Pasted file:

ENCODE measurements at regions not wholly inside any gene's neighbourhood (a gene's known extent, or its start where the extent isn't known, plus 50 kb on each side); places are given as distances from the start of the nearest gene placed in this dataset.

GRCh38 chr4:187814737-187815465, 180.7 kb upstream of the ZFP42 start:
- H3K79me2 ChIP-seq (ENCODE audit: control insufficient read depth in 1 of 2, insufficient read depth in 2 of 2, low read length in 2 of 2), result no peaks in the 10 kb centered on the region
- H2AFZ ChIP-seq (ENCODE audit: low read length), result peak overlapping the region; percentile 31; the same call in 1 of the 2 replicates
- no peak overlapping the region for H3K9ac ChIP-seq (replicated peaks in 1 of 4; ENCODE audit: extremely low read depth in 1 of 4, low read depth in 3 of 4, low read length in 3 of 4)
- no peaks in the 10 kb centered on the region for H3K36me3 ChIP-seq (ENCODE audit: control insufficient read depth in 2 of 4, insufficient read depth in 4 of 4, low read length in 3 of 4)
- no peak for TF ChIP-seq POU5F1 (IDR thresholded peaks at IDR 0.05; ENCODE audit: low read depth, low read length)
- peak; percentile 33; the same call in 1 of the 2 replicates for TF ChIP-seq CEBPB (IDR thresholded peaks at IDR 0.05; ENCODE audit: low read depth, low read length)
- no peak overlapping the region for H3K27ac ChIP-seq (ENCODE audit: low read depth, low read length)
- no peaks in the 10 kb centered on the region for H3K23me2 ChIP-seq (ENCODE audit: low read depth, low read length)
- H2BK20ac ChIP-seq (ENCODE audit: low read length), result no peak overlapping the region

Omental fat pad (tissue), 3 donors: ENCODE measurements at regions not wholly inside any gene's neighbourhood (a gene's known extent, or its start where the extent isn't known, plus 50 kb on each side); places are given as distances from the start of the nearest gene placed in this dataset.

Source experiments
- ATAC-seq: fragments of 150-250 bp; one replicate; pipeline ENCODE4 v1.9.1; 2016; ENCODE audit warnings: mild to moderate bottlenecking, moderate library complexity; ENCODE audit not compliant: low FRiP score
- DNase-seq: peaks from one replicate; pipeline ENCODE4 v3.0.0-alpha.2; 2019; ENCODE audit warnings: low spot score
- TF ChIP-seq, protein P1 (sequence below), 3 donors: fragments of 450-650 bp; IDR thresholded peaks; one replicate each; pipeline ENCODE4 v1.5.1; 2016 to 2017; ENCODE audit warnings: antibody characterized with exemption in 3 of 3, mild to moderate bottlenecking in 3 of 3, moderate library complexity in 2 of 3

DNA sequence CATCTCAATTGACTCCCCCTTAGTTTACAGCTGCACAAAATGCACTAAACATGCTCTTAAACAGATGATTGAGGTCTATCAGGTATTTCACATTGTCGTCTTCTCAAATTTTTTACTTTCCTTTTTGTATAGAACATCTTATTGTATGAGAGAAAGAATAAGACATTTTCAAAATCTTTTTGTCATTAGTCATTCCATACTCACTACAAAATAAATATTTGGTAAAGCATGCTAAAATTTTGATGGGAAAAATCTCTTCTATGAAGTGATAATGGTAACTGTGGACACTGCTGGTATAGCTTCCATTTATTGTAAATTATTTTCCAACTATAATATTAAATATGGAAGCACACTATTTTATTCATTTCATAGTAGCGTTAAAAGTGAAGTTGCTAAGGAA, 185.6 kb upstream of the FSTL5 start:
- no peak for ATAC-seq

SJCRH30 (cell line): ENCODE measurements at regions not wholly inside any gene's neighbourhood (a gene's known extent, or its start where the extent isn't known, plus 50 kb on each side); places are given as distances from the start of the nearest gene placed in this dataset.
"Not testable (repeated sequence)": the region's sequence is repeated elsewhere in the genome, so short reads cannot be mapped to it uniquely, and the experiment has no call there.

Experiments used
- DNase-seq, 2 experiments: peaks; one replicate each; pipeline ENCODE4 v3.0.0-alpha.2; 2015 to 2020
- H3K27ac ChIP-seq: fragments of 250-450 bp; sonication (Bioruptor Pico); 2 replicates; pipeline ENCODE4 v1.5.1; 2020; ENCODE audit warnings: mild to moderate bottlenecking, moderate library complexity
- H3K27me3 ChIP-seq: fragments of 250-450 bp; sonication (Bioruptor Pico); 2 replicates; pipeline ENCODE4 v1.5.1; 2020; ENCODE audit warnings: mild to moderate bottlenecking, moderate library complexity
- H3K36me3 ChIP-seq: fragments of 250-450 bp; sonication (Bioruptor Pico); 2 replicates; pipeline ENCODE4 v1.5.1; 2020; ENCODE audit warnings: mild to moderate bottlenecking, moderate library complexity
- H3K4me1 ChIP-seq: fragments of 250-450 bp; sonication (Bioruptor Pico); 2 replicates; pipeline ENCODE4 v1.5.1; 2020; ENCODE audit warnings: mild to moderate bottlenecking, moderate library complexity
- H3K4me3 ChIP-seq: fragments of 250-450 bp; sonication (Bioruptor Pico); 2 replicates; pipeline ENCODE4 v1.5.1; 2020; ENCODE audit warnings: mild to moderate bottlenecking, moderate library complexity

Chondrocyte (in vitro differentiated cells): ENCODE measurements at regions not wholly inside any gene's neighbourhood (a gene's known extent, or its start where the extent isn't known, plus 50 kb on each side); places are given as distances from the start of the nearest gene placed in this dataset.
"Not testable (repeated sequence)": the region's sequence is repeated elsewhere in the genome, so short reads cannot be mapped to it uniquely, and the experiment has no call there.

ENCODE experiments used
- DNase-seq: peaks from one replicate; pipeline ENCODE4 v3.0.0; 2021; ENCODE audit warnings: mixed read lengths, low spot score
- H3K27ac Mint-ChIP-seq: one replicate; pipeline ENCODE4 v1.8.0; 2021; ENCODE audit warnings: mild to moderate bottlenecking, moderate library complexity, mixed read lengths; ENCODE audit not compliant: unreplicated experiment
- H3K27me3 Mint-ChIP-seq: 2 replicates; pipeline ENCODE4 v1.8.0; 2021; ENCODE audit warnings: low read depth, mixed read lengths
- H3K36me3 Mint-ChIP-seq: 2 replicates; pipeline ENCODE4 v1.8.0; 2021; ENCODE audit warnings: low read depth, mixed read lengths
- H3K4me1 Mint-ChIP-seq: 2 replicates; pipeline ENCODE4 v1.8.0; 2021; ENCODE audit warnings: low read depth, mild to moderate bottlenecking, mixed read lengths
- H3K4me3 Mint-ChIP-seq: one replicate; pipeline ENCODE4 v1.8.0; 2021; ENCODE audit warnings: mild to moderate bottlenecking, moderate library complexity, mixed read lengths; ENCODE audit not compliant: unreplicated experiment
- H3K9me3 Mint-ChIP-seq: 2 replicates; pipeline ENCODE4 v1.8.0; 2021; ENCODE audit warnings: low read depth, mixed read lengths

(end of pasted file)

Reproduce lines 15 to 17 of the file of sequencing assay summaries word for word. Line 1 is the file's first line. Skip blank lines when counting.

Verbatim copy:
- DNase-seq: peaks from one replicate; pipeline ENCODE4 v3.0.0-alpha.2; 2019; ENCODE audit warnings: low spot score
- TF ChIP-seq, protein P1 (sequence below), 3 donors: fragments of 450-650 bp; IDR thresholded peaks; one replicate each; pipeline ENCODE4 v1.5.1; 2016 to 2017; ENCODE audit warnings: antibody characterized with exemption in 3 of 3, mild to moderate bottlenecking in 3 of 3, moderate library complexity in 2 of 3

DNA sequence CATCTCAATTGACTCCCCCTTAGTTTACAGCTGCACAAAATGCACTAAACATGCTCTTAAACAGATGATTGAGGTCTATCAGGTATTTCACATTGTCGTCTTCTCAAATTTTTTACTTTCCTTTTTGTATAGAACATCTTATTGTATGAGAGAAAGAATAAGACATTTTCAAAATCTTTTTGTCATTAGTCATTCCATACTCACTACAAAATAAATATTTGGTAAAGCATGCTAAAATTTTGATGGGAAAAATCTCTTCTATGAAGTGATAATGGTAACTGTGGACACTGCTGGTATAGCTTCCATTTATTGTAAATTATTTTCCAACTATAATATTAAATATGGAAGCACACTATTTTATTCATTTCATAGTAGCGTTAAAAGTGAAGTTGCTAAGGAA, 185.6 kb upstream of the FSTL5 start: